If you’re an MBA looking to go into consulting, you have probably heard of A.T. Kearney. What you may not know, however, is the emphasis the company places on its entrepreneurial and creative culture. In fact, company culture is a, “is a significant driver of our success,” states A.T. Kearney’s senior manager of campus recruiting, Shannon Anderson. In this interview, Anderson discusses what makes A.T. Kearney different from other consulting firms, as well as what they look for in their MBA hires.
What distinguishes A.T. Kearney from other consulting firms?
What distinguishes A.T. Kearney is our culture. It's a place where people can realize their full potential. We believe we are a personal, supportive and entrepreneurial environment. You can be who you are. You can collaborate with clients and colleagues. You have the freedom to contribute creatively and pursue your passion.
Describe the summer consulting program. How is it different from other consulting internships?
Our summer consultant program is a 10-week internship experience. We have a group of summer associates who start in May and another group which starts in June. The experience kicks off with an onboarding experience in the local office. Then, the whole group will start at the same time together in one of our offices for a three-day training program.
The training program really teaches summer associates about consulting at A.T. Kearney. It will ask them to learn a little bit more about our culture as well as learn about how we go about consulting at A.T. Kearney - what our structure and approach is. There are some social opportunities during the training as well.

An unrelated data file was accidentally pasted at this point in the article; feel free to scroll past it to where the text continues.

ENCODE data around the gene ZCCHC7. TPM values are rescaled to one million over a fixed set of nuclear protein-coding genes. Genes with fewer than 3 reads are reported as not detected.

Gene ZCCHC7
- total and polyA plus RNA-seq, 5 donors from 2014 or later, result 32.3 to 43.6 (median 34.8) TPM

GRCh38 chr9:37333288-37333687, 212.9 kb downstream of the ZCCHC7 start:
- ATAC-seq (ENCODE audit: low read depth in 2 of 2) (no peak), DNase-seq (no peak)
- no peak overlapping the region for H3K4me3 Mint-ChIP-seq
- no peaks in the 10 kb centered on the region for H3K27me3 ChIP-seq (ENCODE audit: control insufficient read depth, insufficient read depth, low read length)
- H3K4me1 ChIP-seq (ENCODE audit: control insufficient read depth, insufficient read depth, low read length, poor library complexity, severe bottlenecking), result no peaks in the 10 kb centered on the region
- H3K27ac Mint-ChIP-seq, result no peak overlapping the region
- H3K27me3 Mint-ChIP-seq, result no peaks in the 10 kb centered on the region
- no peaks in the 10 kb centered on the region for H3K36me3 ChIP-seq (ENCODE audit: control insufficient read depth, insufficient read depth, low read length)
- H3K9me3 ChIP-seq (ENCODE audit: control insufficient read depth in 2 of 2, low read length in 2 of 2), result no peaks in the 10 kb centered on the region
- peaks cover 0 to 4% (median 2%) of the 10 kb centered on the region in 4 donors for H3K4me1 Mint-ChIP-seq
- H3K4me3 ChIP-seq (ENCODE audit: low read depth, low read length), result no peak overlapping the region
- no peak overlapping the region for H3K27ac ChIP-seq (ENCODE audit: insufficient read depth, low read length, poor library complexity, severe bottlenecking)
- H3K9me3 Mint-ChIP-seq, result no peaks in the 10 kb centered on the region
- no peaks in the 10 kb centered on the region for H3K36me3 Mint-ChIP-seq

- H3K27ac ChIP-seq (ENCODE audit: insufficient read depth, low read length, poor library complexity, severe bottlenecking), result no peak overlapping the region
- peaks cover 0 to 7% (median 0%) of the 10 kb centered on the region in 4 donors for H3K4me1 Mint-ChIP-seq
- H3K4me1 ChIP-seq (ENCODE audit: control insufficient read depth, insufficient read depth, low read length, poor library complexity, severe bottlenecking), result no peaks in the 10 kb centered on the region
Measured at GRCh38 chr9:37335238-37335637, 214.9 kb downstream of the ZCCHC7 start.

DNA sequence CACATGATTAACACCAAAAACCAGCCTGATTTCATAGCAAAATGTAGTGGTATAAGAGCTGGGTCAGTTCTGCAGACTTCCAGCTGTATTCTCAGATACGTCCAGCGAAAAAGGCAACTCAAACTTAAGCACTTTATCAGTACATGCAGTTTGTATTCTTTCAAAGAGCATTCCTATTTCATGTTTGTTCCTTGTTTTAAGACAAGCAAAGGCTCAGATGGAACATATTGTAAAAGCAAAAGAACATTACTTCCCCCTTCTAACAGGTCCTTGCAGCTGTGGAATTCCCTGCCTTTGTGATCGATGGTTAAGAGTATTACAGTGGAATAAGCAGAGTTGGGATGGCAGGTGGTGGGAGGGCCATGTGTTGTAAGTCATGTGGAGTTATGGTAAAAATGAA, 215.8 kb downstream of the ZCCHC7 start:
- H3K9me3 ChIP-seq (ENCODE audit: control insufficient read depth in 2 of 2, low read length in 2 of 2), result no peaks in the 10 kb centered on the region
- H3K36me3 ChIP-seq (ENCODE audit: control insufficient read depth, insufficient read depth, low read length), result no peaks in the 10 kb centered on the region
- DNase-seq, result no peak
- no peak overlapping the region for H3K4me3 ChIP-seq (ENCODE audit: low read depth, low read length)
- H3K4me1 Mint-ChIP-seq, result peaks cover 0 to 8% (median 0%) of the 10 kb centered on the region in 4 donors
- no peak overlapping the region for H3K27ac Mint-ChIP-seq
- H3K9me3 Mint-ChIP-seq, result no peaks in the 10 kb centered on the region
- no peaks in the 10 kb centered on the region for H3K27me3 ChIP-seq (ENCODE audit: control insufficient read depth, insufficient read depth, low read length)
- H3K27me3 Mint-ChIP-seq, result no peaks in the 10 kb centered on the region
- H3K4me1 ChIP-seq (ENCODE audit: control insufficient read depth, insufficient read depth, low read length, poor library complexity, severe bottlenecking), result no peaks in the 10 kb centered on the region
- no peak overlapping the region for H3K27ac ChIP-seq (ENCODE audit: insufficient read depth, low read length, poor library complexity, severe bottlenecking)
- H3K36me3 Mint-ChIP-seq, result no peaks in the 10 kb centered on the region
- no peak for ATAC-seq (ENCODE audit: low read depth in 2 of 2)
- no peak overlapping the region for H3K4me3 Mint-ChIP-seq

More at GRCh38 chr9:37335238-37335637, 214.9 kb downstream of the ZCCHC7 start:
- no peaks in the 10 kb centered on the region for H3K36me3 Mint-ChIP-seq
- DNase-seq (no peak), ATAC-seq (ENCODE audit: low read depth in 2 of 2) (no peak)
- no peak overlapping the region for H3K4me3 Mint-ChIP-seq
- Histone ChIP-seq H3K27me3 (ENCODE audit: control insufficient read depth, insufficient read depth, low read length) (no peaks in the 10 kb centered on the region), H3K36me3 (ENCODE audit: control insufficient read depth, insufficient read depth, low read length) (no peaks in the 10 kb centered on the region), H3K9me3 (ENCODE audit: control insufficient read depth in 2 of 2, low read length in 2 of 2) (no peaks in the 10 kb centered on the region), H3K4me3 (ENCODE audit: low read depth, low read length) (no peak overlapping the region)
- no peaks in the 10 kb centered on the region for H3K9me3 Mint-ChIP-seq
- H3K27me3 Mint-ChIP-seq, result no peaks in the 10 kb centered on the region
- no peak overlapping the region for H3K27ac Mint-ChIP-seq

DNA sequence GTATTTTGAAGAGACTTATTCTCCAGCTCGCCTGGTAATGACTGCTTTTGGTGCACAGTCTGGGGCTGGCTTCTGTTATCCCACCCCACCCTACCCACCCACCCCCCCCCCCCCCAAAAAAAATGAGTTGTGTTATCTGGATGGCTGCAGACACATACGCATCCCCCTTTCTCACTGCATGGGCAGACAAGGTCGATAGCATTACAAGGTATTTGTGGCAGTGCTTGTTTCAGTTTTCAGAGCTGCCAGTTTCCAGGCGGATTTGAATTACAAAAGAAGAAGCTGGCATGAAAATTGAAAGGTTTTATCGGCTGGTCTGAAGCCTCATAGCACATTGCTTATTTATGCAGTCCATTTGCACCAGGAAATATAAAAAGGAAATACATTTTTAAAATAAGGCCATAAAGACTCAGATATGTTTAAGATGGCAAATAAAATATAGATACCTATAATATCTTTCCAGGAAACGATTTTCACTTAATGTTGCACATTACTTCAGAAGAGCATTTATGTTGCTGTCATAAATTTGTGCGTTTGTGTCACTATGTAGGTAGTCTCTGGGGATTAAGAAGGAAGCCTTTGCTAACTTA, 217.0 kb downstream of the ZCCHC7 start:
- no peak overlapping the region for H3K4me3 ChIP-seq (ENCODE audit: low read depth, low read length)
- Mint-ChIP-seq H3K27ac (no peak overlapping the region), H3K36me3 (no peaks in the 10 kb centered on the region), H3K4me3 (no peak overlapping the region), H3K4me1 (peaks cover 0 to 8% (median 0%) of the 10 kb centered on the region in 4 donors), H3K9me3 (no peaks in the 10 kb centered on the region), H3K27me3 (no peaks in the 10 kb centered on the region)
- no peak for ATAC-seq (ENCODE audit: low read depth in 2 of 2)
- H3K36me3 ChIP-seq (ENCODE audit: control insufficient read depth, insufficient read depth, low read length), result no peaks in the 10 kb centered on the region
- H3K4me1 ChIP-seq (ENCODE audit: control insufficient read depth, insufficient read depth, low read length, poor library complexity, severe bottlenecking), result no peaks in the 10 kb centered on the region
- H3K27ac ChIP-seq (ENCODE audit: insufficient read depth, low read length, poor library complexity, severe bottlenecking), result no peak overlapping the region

Following the training experience, consultants go back to their home offices and are given their first project assignments within the week. Then, they spend the next week and every week on that project assignment. They are really being treated the same way we would treat a full-time associate - working alongside other associates, managers, principles and partners, co-creating solutions for our clients.
One of the unique experiences during our summer consultant program is what we call ‘Learn about the Firm’. It's a three-day experience, generally in the middle of the summer, when both groups of interns - the group that started in May and the group that started in June - get together in one location. For the last couple of years, it's been New York. It's a really great opportunity for them to network with each other, as well as some members of senior leadership, to learn more about the different practices and service offerings at A.T. Kearney. There are some fun social events as well.
What is the Global Prize competition? Do you use it as a way to identify potential hires?
The Global Prize will be in its 20th year this fall. It is a case competition that we host at some of our campuses across the US and Canada. Our counterparts in EMEA also host a similar competition at their core schools.